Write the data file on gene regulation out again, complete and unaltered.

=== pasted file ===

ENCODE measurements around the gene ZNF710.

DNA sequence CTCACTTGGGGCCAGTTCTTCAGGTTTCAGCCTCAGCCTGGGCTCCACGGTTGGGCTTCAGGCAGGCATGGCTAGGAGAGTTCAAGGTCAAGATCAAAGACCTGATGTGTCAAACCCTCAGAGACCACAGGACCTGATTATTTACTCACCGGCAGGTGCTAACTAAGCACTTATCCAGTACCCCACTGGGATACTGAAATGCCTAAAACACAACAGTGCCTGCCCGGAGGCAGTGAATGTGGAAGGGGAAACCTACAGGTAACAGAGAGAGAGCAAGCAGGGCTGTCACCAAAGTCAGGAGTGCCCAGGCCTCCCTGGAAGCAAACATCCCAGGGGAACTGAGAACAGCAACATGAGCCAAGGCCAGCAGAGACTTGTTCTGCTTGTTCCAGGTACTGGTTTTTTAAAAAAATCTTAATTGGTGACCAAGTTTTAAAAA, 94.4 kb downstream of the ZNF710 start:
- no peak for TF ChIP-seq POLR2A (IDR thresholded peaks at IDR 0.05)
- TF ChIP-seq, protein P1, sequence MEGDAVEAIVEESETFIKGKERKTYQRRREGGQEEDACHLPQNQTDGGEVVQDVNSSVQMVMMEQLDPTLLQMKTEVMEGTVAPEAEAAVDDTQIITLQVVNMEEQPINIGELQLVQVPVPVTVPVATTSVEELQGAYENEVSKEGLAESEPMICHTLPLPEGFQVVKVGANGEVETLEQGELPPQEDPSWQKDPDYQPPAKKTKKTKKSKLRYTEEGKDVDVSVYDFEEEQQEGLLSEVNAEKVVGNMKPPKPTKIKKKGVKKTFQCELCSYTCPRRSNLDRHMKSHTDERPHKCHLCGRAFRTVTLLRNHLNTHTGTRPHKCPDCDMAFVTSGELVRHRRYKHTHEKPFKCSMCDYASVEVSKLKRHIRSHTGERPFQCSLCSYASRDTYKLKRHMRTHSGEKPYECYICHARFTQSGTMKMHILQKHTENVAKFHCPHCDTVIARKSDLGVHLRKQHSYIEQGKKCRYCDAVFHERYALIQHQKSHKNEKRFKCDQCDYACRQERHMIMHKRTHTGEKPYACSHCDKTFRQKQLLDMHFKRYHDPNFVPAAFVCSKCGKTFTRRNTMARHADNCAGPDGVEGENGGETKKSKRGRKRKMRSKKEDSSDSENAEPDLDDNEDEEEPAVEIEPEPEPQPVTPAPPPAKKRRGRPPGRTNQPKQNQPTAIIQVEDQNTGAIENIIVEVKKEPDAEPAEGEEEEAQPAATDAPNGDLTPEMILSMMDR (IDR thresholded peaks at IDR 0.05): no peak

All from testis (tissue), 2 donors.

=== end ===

ENCODE measurements around the gene ZNF710.

DNA sequence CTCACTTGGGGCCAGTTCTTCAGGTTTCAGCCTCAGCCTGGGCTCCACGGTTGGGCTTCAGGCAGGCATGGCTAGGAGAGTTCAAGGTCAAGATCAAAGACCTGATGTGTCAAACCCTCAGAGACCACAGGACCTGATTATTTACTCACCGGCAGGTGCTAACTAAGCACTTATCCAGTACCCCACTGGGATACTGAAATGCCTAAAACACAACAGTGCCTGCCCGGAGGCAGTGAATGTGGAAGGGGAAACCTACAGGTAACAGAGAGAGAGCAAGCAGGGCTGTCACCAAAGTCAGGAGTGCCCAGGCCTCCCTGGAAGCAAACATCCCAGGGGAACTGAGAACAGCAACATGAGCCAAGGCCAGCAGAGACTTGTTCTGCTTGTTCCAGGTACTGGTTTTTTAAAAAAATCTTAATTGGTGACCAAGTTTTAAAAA, 94.4 kb downstream of the ZNF710 start:
- no peak for TF ChIP-seq POLR2A (IDR thresholded peaks at IDR 0.05)
- TF ChIP-seq, protein P1, sequence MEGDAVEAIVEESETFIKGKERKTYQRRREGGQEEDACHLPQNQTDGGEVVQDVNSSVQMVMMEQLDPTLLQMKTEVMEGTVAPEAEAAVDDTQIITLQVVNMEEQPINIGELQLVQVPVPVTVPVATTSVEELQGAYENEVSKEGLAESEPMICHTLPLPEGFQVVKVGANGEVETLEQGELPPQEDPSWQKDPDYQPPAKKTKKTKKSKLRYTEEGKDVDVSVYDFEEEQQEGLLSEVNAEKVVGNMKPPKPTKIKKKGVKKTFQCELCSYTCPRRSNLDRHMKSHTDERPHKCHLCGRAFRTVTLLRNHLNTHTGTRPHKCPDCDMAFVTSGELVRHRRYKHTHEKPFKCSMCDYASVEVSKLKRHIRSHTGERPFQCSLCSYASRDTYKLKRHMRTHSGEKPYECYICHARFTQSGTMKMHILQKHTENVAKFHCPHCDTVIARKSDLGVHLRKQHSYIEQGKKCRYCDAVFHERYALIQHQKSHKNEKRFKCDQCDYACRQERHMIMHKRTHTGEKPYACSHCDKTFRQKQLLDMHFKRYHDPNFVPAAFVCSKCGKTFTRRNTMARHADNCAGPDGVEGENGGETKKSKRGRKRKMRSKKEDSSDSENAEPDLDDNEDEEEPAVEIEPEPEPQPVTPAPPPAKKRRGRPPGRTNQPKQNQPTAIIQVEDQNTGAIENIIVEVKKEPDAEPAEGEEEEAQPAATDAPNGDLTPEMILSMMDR (IDR thresholded peaks at IDR 0.05): no peak

All from testis (tissue), 2 donors.